An Alternate Take On The Perception Of Nas’ Illmatic 20 Years Later
However, in 2014 everything is about sales, numbers, chart position, spins, “hotness” and “relevance.” It’s odd to see those that don’t appreciate the more lyrical, creative and artistic Rap of the day (let’s be honest, they just ignore it) heap praise on Illmatic considering if it came out today they’d probably think it was boring & opt to hear YG instead.
“Nas’ debut album was purposely built to stand the test of time and age like Pharrell Williams.”
If Illmatic dropped today, many of the bloggers who talk about what a masterpiece it was would clown it’s opening week sales and its “dated” sound. They’d remark that Nas needs production from DJ Mustard or Mike Will Made It and guest verses from 2 Chainz or Nicki Minaj. They’d treat him exactly like they do Roc Marciano and Ka today, like second or third tier citizens when they actually make the most concise, timeless Hip-Hop albums of the present day Rap world.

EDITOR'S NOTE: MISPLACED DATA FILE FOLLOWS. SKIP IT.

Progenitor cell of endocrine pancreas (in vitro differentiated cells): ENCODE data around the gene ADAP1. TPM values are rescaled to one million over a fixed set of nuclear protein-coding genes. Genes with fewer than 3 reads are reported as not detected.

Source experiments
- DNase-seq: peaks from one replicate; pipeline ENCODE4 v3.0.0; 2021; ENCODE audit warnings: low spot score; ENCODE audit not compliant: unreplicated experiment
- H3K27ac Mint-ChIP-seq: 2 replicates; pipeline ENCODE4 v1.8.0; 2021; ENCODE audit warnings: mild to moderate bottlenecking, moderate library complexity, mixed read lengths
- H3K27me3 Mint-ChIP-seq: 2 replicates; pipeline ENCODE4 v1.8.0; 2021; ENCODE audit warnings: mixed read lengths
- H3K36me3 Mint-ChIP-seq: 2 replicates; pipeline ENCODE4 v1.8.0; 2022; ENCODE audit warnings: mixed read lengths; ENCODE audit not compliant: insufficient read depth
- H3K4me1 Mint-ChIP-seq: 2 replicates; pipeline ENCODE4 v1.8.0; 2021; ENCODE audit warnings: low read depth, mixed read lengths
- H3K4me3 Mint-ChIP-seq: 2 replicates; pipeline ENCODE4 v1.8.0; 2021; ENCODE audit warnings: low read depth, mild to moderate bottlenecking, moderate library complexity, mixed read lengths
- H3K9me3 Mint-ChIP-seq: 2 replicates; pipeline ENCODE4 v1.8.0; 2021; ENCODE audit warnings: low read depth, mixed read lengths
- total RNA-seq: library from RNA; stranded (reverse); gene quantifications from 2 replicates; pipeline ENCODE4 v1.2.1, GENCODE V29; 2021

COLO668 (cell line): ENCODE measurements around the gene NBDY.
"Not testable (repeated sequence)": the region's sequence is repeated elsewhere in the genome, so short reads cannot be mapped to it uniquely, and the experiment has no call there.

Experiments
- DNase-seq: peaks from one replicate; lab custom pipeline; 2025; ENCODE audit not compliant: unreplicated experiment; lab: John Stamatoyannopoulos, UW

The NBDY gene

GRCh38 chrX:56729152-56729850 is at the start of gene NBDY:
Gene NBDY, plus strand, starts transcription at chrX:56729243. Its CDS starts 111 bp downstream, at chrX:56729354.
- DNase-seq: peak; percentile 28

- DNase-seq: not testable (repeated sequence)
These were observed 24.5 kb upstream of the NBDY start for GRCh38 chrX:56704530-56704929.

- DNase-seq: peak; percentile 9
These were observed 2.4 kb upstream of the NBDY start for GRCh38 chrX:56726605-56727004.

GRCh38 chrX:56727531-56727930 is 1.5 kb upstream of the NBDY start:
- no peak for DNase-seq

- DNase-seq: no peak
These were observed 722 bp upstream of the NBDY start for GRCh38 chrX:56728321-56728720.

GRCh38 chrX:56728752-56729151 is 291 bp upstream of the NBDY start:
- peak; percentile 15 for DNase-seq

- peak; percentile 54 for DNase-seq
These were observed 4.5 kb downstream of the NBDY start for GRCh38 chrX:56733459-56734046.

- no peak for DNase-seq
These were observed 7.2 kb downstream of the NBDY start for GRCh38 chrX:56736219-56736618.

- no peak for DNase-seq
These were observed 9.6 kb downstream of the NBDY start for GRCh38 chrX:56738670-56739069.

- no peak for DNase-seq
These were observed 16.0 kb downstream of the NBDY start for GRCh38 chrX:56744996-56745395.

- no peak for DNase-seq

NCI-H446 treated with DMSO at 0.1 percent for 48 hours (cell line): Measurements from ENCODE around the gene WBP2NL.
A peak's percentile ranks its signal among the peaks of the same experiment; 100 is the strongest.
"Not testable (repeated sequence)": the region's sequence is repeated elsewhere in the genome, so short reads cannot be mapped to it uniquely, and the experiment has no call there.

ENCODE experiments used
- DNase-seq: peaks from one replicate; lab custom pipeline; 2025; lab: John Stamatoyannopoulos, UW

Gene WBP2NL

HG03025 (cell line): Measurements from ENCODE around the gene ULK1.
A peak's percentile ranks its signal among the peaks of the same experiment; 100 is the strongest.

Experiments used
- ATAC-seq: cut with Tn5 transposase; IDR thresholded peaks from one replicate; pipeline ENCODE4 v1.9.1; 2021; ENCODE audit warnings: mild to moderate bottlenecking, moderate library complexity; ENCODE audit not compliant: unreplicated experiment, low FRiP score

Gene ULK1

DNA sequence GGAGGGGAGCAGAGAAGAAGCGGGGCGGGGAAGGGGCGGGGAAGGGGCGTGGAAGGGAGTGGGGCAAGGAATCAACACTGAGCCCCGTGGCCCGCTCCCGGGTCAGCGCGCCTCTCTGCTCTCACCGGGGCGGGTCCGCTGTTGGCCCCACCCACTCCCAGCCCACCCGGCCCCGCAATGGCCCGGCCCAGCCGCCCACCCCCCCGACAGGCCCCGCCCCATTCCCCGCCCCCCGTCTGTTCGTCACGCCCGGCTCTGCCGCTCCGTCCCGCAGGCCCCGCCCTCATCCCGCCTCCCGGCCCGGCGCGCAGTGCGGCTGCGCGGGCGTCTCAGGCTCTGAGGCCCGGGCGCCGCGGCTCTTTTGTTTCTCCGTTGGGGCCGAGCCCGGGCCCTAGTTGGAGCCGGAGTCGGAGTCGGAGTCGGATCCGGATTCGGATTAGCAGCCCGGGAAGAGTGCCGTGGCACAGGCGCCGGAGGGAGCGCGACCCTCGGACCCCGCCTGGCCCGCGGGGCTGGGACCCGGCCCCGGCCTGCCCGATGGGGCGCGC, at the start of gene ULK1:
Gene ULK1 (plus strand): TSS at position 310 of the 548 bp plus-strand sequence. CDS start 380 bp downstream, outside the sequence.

Illmatic was not an easily accessible rap project by any stretch of the imagination. It was geared towards those who appreciated music from previous eras and challenged the listener. It was dense, layered and took multiple listens to grasp even though it was short by 1994 rap album standards. In many ways it was a jazz album made for those that had the attention spans and a high enough level of maturity to fully accept it. It forced multiple producers to all get on the same page to craft a concise Rap album with no notable guest appearances other than unsigned MC AZ who opened the song Nas received The Source’s Hip-Hop Quotable Rhyme Of The Month for.
In an era of short attention spans and radio or club pandering, Illmatic sounds out of place; reason being is because it’s an example of painstakingly crafted art in an era of disposable music. It kills me that I see people who praise this album yet ignore modern Rap made that follow its example. Everything about Illmatic was made to appeal to a specialized audience as opposed to chasing big sales numbers. Nas’ debut album was purposely built to stand the test of time and age like Pharrell Williams. Each song was made with the mindset that it was part of a greater body of work.
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